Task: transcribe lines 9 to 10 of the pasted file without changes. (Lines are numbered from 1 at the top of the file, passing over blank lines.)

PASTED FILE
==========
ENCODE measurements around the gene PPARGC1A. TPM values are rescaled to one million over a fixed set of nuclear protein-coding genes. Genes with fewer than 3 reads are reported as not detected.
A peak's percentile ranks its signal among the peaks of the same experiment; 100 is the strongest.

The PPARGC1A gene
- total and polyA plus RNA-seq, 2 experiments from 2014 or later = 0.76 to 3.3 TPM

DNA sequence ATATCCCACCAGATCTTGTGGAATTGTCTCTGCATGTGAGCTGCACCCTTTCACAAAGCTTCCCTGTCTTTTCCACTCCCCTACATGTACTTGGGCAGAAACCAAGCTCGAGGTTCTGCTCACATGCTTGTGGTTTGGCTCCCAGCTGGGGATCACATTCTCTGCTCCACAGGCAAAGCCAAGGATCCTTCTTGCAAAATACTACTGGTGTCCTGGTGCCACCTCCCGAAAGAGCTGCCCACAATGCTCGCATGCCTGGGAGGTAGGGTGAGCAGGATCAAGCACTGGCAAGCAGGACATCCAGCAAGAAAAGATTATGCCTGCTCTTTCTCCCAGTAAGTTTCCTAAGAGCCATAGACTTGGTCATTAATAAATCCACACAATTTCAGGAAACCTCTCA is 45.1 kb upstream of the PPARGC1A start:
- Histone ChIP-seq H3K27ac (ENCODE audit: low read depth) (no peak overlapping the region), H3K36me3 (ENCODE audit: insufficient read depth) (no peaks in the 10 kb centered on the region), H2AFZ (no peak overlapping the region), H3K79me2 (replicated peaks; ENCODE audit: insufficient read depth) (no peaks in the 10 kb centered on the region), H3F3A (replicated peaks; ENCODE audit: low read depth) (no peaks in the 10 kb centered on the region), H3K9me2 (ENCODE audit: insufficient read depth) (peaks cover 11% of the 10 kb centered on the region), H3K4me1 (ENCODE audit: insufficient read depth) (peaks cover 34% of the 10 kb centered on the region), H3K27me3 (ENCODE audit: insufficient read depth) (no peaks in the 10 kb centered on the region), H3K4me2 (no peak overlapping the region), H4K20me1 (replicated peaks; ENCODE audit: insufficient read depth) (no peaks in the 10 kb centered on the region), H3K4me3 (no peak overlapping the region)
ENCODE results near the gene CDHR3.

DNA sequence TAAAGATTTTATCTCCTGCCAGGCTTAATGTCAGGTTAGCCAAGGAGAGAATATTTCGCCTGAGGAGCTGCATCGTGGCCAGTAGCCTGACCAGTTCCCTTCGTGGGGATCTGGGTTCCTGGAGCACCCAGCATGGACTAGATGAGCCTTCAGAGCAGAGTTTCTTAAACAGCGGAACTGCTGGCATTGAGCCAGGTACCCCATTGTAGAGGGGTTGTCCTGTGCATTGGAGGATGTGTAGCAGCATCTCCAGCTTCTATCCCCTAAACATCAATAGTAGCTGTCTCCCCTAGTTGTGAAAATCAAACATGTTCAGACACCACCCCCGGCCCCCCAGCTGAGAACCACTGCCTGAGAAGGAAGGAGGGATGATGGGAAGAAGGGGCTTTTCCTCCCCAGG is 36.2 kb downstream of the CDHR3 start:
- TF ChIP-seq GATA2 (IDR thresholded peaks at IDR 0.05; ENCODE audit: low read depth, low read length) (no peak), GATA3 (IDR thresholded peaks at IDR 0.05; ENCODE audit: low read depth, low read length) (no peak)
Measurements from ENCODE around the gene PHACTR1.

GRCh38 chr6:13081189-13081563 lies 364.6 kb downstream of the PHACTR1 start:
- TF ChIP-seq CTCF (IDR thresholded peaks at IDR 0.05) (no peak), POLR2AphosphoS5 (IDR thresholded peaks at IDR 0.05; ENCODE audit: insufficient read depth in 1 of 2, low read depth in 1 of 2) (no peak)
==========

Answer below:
- TF ChIP-seq GATA2 (IDR thresholded peaks at IDR 0.05; ENCODE audit: low read depth, low read length) (no peak), GATA3 (IDR thresholded peaks at IDR 0.05; ENCODE audit: low read depth, low read length) (no peak)
Measurements from ENCODE around the gene PHACTR1.